21st century. In particular ICTs have impacted on
educational practice in education to date in
quite small ways but that the impact will grow
considerably in years to come and that ICT will
become a strong agent for change among many
educational practices. Extrapolating current
activities and practices, the continued use and
development of ICTs within education will have a
strong impact on: ICT and teaching learning process;
quality and accessibility of education;
learning motivation, learning environment and ICT usage
and academic performance.
The adoption and use of ICTs in education have a positive
impact on teaching, learning,
and research. ICT can affect the delivery of education and
enable wider access to the same. In
addition, it will increase flexibility so that learners can
access the education regardless of time
and geographical barriers. It can influence the way
students are taught and how they learn. It
would provide the rich environment and motivation for
teaching learning process which seems to
have a profound impact on the process of learning in
education by offering new possibilities for
learners and teachers. These possibilities can have an
impact on student performance and
achievement. Similarly wider availability of best practices
and best course material in education,
which can be shared by means of ICT, can foster better
teaching and improved academic
achievement of students. The overall literature suggests
that successful ICT integration in
education.
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Worldwide research has shown that ICT can lead to improved student learning and better teaching methods. A report made by the
National Institute of Multimedia Education in Japan, proved that an increase in student exposure to educational ICT through curriculu
integration has a significant and positive impact on student achievement, especially in terms of "Knowledge
"Practical skill" and "Presentation skill" in subject areas such as mathematics, science, and social study.

However, you can see that there are many education technology solutions provided in the world which may cause confusion among
educators about how to choose the right ICT solution. Let's have a look at the advantages and disadvantages of ICT tools for educatio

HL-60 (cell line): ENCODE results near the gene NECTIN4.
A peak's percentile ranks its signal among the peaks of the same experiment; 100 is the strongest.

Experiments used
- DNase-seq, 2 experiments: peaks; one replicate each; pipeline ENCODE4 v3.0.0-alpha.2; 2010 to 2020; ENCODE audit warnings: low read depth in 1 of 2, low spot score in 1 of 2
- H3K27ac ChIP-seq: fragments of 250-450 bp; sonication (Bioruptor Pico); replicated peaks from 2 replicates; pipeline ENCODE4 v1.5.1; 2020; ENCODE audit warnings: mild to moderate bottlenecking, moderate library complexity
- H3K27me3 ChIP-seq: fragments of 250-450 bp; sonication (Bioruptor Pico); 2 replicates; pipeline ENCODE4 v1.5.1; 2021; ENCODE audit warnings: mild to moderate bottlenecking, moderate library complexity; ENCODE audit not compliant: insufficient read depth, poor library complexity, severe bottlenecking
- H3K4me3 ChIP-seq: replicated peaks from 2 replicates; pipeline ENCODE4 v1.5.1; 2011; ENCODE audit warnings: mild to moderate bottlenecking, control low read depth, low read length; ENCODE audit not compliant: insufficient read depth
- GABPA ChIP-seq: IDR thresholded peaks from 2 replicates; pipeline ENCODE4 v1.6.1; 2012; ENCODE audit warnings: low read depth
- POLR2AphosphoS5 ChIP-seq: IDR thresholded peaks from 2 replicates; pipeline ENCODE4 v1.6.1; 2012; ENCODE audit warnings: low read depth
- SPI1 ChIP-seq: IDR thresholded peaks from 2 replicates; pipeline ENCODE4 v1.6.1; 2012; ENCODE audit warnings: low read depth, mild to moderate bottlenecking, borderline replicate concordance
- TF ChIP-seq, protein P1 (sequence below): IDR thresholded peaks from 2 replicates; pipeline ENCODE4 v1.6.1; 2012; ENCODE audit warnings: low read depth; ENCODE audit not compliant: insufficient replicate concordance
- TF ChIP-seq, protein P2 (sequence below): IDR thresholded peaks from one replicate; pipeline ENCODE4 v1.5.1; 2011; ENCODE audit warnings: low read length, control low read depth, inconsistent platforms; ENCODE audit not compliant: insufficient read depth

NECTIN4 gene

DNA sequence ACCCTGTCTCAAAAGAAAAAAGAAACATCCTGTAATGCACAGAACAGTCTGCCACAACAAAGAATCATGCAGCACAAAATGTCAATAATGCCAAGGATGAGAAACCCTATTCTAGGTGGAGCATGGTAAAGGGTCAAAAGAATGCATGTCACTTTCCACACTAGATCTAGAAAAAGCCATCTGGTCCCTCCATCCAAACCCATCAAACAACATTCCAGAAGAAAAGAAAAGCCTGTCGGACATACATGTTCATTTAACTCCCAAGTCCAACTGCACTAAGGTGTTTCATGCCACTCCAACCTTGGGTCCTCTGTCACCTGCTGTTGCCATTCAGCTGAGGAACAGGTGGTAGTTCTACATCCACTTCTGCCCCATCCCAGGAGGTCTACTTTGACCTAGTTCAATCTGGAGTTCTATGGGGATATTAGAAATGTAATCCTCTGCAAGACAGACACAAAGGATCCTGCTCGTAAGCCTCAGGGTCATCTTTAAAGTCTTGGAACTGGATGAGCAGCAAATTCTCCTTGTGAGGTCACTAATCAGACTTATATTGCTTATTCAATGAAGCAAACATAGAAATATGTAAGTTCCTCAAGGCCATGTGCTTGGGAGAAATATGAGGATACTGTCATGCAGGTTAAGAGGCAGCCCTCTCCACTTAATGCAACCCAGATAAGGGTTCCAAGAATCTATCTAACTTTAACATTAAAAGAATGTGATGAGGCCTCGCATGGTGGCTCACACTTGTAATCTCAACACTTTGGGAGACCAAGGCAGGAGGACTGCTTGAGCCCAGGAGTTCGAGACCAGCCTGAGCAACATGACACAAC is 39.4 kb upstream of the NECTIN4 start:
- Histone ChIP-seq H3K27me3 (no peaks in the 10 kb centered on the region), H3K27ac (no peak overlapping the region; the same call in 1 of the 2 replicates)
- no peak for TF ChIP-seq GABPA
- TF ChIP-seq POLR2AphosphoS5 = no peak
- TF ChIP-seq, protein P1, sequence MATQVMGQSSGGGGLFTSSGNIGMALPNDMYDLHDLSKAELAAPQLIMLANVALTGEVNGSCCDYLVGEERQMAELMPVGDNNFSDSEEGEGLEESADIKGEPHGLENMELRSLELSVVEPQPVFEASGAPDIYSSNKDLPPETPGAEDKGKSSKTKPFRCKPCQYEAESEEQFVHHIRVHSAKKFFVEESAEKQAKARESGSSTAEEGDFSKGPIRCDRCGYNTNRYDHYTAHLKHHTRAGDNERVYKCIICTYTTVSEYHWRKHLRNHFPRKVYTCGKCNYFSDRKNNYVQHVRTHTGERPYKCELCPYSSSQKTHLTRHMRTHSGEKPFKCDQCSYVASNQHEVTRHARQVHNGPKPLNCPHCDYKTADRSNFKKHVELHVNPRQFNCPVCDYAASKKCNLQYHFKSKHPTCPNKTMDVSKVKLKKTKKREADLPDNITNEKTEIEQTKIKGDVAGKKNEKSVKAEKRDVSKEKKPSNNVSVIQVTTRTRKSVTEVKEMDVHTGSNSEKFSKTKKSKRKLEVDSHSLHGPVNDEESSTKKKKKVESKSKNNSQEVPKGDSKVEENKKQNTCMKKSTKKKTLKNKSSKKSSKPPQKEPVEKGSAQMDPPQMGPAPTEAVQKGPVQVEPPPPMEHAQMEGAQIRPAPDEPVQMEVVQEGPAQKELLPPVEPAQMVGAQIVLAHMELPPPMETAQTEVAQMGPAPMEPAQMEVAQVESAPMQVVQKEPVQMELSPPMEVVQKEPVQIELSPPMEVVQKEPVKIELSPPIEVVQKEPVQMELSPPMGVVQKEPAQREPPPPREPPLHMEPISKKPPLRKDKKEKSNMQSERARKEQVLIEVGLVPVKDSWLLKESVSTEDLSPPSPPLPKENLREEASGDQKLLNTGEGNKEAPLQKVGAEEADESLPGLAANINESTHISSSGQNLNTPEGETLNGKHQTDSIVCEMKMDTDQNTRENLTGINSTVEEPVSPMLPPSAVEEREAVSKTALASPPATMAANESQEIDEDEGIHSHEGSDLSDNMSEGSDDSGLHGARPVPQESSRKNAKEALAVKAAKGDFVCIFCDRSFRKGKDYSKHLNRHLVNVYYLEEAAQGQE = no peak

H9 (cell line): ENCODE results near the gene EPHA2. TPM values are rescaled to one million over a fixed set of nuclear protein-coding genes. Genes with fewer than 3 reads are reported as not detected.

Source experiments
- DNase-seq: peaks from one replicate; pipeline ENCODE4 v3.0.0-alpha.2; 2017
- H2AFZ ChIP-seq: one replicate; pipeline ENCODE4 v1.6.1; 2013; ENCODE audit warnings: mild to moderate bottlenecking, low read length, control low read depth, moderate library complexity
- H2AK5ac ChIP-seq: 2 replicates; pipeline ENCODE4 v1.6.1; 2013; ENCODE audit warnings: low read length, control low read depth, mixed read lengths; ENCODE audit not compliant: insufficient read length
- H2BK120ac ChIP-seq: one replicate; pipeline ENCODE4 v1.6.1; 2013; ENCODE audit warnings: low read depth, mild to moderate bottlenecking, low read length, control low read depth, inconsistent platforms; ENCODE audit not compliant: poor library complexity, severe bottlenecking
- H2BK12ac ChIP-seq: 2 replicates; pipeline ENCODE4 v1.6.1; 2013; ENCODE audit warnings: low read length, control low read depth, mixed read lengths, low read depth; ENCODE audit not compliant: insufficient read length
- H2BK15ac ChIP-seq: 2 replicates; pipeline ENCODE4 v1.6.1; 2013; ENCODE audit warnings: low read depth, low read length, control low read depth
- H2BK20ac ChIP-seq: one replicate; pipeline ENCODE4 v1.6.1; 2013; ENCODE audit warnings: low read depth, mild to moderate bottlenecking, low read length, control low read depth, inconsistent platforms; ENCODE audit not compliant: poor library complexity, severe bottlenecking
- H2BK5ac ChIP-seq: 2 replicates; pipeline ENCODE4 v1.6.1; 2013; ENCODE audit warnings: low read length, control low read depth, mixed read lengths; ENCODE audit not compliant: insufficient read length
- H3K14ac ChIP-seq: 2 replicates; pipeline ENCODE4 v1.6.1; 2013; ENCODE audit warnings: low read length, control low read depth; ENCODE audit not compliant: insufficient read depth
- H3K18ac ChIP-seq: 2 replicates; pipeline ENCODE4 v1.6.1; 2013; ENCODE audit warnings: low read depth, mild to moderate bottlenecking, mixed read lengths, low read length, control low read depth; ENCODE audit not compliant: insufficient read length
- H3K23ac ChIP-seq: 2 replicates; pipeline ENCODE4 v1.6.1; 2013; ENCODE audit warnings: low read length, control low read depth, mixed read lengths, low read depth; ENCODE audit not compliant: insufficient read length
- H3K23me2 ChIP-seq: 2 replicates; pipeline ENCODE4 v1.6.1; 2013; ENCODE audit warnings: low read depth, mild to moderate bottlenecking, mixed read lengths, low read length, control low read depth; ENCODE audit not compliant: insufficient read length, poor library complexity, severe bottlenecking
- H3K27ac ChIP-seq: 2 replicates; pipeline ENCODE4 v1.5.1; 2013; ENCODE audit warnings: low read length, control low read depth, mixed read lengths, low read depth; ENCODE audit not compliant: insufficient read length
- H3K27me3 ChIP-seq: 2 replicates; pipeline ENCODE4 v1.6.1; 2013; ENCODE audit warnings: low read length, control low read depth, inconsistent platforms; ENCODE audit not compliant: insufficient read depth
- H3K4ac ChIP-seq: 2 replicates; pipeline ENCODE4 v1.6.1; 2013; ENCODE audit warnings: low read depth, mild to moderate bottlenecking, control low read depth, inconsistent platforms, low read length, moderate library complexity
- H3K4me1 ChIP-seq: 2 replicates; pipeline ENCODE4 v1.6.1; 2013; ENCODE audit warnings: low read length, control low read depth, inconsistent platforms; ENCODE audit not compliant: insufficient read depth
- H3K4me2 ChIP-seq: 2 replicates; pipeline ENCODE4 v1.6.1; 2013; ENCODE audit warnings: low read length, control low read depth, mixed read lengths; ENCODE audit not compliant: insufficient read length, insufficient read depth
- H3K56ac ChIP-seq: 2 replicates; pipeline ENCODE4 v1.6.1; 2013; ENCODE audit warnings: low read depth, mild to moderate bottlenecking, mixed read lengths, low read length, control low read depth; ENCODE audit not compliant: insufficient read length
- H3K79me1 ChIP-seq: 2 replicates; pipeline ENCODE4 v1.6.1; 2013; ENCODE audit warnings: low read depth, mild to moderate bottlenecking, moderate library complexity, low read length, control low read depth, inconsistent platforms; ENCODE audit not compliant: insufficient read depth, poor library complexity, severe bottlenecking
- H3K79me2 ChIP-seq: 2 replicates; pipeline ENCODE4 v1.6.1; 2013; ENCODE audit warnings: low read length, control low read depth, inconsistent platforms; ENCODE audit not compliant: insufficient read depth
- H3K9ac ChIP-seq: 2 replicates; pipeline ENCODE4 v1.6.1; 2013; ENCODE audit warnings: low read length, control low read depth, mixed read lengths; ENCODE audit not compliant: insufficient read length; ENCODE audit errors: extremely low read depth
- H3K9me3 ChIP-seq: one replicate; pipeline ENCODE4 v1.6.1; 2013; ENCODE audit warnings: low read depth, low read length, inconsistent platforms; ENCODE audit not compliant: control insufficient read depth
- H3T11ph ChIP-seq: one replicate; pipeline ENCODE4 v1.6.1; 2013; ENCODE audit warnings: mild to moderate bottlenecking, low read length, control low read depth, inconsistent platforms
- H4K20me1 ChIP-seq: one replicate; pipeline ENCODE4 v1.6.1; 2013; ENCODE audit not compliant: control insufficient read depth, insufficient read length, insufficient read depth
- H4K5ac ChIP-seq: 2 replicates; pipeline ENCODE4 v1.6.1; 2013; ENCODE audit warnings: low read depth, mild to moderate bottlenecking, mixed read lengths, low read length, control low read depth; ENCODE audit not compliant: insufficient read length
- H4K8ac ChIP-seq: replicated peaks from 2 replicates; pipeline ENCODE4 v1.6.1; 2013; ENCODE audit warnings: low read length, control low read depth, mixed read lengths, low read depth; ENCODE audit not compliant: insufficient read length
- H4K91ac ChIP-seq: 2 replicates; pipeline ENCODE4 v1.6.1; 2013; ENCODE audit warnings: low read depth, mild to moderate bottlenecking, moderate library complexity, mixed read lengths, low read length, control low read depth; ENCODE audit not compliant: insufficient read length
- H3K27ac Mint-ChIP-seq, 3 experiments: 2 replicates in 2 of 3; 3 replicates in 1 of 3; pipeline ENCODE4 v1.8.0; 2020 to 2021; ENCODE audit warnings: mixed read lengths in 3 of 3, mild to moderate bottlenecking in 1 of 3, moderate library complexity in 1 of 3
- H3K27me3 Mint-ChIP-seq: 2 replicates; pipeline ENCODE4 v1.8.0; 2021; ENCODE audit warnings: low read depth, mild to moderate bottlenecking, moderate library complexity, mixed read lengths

and discover what kind of education ICT solution is suitable for your school needs.

3 MAIN ADVANTAGES OF ICT TOOLS FOR EDUCATION

1 Through ICT, images can easily be used in teaching and improving the
retentive memory of students.
2 Through ICT, teachers can easily explain complex instructions and ensure
students' comprehension.
3 Through ICT, teachers are able to create interactive classes and make the
lessons more enjoyable, which could improve student attendance and
concentration.

3 MAIN DISADVANTAGES OF ICT TOOLS FOR EDUCATION

1 Setting up the devices can be very troublesome.


2 Too expensive to afford
3 Hard for teachers to use with a lack of experience using ICT tools

After considering the above points, it is easy to see that the visualiser/so-called:document camera
can be the most effective and efficient ICT tool for education.

The reasons are


1 The Visualiser's/Document Camera's 3 basic characters: COST-EFFECTIVE, EASY-TO-USE
SAVING TOOL - a solution to the 3 main problems of using educational ICT tools.
2 The visualiser/document camera decreases a teachers' preparation time, increases interactivity with students, and
increases student concentration and comprehension of complex instructions.
No
w,
let's
che
ck
out
the
sur
vey
whi
ch
was
coll
ect
ed
fro
m
fee
dba
ck
of
the
Elm
o
UK
nati
ona
l-
wid
e
see
din
g
proj
ect
and
see
wha
t
happened in the schools in UK.

1HAS THE
.VISUALIS
ER/DOCU
MENT
CAMERA
INCREASE
D OR 2. HAS THE VISUALISER/DOCUMENT CAMERA
DECREAS IMPROVED CHILDREN'S CONCENTRATION?
ED
INTERACT Over 90% of teachers felt that concentration in the classroom
IVITY increased due to use of the visualiser/document camera.